A Hungry Population
How can you feed 7 billion people?
Since there should be enough food on earth to feed every living creature in the world, no one is supposed to go hungry. However, in some places, extreme weather ruined the livelihoods of the population living there, and so alongside destroyed the oppurtunities to fill their bellies. Here are some examples.
For some places, floods can be a fatal strike to the commuity and and the economic of the country. For examples, monsoons can be both friend and foe. Monsoons bring water to the crops the farmers had sowed, helping them grow into healthy, strong plants. On the other hand, Monsoons can sometimes bring serious floods (when it rained too much, at least more than the land can absorb) and drown the crops instesd of watering them, creating an inconvenience to travel and an emergency food shortage. The floods can also kill livestock.
An example in Parkistan. In 2010, the monsoon rains were heavier than usual. People worried there would be a devasting flood. And there was. The rivers began to swell dangerously. Then, it flooded, destroying homes and crops. Millions even had no access to safe drinking water or food. Many farmers were unable to plant the sprint wheat. In 2011, the following year, great monsoon rains brought disaster again. Different sources disagree on precise number, but approximately the flooding had affected between 5 and 10 people. It had ruined more than 2 million acres of crops, and over 112,000 livestock had drowned in the flood. And additionally 5 million animals were at risk. A lot of people was only left with individual livestock (which they carry on the shoulders or, for more fortunate people, their trucks.), or some, worse, only the clothes their was wearing (which would all be soaked.)
The event in Pakistan in 2010 and 2011 may indicate an alarming trend. Recent evidence suggests that the monsson nucleus, or center, may have shifted from India to Pakistan. Such a shift would bring a repeat of the heavy monsoon rains for at least 20 years.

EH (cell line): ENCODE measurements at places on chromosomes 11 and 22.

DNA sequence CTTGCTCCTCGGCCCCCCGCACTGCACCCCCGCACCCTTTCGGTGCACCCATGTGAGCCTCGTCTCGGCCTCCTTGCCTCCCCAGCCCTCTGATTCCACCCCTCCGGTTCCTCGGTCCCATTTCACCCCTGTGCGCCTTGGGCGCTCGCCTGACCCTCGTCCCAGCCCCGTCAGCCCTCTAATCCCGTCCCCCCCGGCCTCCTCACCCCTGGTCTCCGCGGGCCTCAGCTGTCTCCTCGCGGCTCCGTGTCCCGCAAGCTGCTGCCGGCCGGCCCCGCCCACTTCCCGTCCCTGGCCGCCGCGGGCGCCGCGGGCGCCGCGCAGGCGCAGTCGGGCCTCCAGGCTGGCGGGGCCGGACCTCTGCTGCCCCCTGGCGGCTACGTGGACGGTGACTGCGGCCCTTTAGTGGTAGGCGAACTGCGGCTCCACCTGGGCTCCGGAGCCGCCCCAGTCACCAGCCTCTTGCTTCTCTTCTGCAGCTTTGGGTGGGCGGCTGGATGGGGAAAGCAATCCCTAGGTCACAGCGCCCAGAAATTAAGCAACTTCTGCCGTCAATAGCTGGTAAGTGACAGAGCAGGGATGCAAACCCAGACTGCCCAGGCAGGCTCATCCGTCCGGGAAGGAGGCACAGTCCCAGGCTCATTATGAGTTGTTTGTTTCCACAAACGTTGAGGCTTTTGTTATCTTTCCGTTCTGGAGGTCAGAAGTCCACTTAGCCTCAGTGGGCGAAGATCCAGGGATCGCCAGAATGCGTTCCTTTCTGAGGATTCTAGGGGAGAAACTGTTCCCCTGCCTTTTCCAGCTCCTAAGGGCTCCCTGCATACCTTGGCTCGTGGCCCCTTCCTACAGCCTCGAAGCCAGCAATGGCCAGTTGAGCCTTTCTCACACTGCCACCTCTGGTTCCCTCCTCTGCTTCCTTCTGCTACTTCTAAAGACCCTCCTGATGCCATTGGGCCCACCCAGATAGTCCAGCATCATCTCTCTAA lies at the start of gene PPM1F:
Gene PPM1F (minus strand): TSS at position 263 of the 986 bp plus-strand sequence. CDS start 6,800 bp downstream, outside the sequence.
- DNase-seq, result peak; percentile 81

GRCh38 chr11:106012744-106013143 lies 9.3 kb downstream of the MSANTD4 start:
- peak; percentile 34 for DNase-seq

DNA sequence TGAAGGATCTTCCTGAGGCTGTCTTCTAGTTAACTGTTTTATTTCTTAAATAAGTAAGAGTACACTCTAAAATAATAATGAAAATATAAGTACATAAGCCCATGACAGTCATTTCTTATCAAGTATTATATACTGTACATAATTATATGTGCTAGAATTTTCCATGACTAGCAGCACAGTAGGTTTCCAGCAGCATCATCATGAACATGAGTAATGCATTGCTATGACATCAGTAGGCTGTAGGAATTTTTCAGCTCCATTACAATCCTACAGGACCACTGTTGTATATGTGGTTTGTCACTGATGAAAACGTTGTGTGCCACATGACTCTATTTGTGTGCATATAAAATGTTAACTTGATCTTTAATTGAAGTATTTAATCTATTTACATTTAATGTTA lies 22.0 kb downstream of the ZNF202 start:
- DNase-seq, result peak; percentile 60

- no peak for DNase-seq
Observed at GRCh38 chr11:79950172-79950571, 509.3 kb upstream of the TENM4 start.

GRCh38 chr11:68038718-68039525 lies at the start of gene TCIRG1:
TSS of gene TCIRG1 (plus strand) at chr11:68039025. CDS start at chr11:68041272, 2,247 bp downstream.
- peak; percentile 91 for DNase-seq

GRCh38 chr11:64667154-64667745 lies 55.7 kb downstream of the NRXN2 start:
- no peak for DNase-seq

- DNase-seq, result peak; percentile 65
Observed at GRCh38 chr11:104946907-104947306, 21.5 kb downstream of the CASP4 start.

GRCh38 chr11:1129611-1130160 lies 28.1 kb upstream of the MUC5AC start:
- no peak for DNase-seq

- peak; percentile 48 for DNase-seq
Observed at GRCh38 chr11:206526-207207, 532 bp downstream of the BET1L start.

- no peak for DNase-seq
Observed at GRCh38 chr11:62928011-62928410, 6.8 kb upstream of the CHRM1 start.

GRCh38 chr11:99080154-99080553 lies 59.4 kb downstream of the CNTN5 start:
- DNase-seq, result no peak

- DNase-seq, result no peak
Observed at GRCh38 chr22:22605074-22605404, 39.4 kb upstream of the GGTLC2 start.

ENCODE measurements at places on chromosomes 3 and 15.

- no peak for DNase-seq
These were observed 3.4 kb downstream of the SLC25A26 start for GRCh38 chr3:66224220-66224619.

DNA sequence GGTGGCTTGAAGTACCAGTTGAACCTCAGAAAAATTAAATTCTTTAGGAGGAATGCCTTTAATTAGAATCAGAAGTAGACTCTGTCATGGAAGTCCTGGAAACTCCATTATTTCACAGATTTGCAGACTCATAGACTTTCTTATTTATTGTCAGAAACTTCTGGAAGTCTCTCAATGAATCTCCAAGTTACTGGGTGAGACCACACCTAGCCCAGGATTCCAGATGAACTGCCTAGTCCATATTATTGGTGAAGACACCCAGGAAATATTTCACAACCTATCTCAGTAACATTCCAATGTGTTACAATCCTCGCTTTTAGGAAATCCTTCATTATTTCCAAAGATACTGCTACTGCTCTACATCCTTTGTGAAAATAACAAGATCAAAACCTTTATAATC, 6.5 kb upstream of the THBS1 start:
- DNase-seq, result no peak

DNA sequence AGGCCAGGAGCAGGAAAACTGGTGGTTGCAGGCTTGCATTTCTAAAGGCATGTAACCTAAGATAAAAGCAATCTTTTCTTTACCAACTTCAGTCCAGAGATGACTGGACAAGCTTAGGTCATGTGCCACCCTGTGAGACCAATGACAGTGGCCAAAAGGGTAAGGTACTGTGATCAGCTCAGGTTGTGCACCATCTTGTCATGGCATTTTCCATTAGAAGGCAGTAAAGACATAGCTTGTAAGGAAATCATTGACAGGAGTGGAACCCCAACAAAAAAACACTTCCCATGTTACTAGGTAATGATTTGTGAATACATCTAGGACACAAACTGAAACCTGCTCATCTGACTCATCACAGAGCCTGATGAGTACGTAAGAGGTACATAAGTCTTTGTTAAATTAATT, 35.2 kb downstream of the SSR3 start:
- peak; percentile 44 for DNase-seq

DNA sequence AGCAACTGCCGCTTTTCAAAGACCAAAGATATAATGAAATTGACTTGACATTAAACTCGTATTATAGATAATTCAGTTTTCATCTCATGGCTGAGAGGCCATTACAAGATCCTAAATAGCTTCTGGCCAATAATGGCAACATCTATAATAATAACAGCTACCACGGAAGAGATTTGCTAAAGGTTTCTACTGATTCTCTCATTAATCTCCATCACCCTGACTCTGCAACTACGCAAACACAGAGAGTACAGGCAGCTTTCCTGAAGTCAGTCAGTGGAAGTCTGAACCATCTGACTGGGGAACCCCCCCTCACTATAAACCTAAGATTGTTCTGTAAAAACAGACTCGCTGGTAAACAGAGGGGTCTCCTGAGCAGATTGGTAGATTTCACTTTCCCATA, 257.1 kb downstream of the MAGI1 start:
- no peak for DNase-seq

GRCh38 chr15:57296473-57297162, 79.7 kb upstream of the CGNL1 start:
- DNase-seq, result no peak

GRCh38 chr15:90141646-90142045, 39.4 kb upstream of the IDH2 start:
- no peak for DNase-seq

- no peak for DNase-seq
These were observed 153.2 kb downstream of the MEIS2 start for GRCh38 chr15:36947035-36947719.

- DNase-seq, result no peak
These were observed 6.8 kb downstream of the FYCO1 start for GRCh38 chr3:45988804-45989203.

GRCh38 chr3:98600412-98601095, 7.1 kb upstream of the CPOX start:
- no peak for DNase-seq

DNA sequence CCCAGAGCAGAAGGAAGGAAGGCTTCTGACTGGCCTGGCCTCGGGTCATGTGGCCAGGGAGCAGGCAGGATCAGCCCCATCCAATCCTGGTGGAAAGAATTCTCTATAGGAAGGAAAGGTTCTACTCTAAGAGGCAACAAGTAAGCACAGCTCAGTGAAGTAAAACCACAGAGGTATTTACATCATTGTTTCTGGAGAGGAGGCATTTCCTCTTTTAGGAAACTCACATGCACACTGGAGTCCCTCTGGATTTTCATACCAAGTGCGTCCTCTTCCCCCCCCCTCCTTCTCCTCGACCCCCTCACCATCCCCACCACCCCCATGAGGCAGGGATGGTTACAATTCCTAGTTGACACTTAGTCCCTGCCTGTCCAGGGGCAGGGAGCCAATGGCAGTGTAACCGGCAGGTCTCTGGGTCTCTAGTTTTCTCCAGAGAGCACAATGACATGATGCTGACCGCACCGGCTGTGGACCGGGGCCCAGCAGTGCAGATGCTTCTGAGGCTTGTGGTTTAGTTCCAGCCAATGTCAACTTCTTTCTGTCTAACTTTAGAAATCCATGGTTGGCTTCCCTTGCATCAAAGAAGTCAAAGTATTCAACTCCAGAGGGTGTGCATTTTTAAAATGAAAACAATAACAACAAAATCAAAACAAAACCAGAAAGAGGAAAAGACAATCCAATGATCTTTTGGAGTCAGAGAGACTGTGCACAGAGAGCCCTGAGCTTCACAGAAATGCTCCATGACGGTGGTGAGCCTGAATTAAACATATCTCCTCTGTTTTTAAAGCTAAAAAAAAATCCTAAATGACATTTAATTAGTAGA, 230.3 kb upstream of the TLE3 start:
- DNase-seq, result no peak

imformation partly from 'National Geographic---Global Issues (Food Supply)
Droughts are the same disaster with floods, if not worse. During droughts, water would evaporate, the sun would be scorching hot, and no rains would come. People, crops, livestock could all die in droughts. Droughts can happen in anywhere without warning, and end just as suddenly as it comes. In fact, even in a desert heavy rain could fall and swamp a hage area, nourishing the few lives that live year-round in the desert, or the herds of zebras and buffaloes migrating into the flooded desert to enjoy the paradise of water. Droughts are harmful. People cannot find clean water(or even dirty water) for miles around, forcing them to come to the limits of their bodies and dig wells a few miles deep. However, people who failed to find water for their family, themselves, and their livestock would mostly die of thirst or starvation. Droughts can occur when a place's carbon emissions are too high. This result in global warming too.
Hurricanes (And Tornadoes)
Hurricanes and tornadoes are destructive too. They tear almost everything in their path, including the livestock, food, and population. People around the world have to endure this challenge for centuries, and centuries to come. The loss or the damage caused by these storms depend on how the country cope with them, and whether the country was rich or poor. Poor countries usually cannot afford too many expensive reinforces, whilst the rich ones can detect the storm forming earlier and build and plan reinforces or shelters to protect its people. However, if the plan is not successful, millions, or billions of lives can still be lost, so the most important part, in my opinion, is how the country or city cope with the storms.
P.S. If you can think of anymore, please comment!